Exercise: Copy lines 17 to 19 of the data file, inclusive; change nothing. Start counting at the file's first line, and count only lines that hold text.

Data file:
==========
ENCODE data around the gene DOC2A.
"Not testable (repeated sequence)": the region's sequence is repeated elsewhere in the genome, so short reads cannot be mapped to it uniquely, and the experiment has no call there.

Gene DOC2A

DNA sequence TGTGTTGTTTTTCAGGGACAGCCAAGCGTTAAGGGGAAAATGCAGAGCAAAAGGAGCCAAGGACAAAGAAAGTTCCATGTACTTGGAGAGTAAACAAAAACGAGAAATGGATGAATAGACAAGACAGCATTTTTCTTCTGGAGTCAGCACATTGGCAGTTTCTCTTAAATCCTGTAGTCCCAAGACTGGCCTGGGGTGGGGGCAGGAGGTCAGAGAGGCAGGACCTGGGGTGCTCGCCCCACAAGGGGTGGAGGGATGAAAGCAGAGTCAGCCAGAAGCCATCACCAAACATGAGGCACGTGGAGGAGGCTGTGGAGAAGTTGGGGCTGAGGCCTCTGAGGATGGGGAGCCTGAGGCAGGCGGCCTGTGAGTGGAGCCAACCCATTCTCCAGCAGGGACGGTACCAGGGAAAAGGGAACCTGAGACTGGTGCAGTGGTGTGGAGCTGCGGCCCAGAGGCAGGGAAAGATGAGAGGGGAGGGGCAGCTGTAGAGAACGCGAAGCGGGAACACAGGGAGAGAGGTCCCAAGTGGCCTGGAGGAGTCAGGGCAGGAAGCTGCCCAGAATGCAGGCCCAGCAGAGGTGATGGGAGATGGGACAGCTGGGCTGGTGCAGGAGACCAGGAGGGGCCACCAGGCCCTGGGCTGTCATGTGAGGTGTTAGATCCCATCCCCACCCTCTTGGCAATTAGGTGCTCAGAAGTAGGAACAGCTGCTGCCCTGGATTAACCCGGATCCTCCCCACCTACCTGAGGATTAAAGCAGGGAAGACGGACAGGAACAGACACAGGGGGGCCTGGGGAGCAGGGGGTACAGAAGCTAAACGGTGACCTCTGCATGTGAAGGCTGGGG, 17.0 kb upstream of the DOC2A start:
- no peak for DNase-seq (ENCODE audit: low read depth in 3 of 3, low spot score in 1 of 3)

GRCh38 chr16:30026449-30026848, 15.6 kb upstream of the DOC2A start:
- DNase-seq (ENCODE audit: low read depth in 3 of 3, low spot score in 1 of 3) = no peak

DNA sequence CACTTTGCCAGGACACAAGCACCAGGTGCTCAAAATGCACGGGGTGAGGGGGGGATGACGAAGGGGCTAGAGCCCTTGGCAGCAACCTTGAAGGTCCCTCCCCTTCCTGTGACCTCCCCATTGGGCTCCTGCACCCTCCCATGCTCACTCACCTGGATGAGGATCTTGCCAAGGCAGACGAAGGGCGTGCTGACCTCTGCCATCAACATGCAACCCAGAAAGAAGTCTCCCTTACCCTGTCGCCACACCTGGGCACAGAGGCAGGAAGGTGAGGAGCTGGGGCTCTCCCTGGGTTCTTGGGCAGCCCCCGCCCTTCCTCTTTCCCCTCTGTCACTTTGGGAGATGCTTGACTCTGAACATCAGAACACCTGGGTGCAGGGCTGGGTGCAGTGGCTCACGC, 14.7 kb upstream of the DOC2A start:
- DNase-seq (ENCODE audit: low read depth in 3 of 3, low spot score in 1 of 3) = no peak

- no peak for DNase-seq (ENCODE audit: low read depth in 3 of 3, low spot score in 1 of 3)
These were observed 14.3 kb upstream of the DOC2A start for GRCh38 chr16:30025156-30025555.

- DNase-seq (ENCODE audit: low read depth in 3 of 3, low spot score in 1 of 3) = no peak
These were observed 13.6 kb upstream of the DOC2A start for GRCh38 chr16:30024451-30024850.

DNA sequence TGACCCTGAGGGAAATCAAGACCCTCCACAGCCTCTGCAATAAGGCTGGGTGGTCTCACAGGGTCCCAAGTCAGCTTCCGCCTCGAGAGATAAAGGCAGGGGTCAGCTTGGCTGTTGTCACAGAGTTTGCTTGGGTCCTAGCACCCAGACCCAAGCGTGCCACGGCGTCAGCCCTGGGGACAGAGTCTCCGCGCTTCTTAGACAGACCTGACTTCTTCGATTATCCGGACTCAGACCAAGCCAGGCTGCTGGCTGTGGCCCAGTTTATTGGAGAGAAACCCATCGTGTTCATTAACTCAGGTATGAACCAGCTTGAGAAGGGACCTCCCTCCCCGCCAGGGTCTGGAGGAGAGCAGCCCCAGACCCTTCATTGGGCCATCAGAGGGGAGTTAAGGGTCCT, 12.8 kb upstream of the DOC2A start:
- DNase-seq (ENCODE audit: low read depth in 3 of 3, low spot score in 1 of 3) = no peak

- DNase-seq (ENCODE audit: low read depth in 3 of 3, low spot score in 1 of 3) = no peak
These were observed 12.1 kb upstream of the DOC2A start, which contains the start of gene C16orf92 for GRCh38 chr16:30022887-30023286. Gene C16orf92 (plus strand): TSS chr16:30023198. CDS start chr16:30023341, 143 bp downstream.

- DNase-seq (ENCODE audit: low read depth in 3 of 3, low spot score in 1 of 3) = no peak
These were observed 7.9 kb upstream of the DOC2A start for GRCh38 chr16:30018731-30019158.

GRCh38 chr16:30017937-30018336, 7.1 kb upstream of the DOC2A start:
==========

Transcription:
These were observed 12.1 kb upstream of the DOC2A start, which contains the start of gene C16orf92 for GRCh38 chr16:30022887-30023286. Gene C16orf92 (plus strand): TSS chr16:30023198. CDS start chr16:30023341, 143 bp downstream.

- DNase-seq (ENCODE audit: low read depth in 3 of 3, low spot score in 1 of 3) = no peak
These were observed 7.9 kb upstream of the DOC2A start for GRCh38 chr16:30018731-30019158.